• The Signal-to-Noise Ratio Estimation Techniques for PCM Signals

      Sos, John Y.; NASA/Goddard Space Flight Center (International Foundation for Telemetering, 1968-10)
      Reliable estimation of signal-to-noise (S/N) ratio in a demodulated PCM telemetry signal can be useful in evaluating the performance of the complete telemetry link, including its signal detection and data processing portions. This paper describes three potentially practical methods developed at Goddard Space Flight Center for estimating the S/N ratio in a PCM signal. One method referred to as "spectral null" method uses spectral characteristics of PCM' signals to estimate the S/N ratio, the other two use statistical properties of the signal, i.e., its mean value and variance. These two methods are known as "variance estimations and "null zone." The implementation of each method is discussed. The spectral null method takes the least amount of equipment, but is more difficult to calibrate and operate over a wide range of bit rates, than the other two systems. All three approaches, however, are uncomplicated enough to be included into almost any existing PCM data handling system. An analysis of the performance characteristics of each system is made. It is shown that the variance estimation method is the most versatile. It can reliably estimate the S/N ratio to within 1.5 db over a range of S/N ratios from 0 db to +10 db. (The S/N ratio is defined as the ratio of signal energy per bit/noise power density.) Under certain conditions all three methods can provide estimates to within 1 db, especially over a S/N ratio range from +3 db to +10 db.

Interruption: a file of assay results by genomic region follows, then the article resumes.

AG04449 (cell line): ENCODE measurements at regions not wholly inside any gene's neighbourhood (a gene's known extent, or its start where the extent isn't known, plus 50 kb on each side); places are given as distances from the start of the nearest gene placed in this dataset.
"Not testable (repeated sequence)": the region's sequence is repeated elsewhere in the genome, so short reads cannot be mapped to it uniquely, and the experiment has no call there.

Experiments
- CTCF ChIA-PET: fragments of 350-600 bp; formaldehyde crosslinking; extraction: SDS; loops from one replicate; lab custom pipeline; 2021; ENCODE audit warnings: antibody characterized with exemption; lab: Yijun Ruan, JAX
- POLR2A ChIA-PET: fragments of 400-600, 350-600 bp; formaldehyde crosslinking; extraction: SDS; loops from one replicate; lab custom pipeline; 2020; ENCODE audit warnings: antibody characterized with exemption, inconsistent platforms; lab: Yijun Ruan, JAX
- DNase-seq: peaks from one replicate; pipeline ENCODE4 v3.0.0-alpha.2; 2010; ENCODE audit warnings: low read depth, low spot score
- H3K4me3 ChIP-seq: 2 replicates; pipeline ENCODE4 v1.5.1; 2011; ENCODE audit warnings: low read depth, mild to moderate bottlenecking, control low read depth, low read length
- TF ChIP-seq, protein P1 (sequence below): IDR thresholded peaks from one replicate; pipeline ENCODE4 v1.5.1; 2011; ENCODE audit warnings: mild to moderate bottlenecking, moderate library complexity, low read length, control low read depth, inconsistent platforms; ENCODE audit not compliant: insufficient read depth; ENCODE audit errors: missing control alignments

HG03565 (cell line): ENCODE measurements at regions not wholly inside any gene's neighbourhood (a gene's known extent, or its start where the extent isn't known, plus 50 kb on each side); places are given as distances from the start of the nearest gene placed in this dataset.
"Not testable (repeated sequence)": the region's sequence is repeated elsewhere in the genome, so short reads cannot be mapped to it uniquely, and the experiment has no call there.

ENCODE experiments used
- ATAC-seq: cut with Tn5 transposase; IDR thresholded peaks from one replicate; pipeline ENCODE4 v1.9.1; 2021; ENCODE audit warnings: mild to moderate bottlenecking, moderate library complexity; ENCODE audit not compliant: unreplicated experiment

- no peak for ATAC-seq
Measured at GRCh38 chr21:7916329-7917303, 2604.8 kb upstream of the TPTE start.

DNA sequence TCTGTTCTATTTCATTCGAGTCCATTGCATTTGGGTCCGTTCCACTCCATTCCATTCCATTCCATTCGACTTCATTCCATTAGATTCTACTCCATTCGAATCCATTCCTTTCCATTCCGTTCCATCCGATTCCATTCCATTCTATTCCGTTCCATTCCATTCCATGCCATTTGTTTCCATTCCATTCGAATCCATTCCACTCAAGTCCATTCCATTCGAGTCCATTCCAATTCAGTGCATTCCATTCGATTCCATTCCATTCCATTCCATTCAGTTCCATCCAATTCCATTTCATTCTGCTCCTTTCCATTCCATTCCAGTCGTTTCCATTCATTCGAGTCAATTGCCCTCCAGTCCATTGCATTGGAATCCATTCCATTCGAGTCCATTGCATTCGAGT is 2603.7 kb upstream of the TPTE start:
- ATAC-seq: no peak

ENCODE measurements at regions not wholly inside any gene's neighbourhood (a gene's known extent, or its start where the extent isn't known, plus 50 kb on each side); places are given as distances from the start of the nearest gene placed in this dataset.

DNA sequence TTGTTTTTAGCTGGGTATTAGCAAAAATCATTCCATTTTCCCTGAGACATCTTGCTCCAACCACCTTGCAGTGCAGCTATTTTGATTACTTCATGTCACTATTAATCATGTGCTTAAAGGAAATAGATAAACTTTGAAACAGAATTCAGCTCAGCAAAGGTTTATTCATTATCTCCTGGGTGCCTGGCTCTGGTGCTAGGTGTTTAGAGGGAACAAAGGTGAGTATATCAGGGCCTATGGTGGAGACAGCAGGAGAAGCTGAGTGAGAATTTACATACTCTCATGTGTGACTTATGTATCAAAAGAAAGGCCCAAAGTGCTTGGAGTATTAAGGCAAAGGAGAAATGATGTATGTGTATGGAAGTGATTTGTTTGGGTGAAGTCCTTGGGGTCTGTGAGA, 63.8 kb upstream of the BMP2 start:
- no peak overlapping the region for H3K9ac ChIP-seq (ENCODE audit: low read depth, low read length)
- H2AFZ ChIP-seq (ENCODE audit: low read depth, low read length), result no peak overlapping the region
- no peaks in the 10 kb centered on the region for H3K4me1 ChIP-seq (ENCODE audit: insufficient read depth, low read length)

• Single RF Carrier Time-Sharing by Remote Locations

      Stadler, S. L.; United Aircraft Corporation (International Foundation for Telemetering, 1968-10)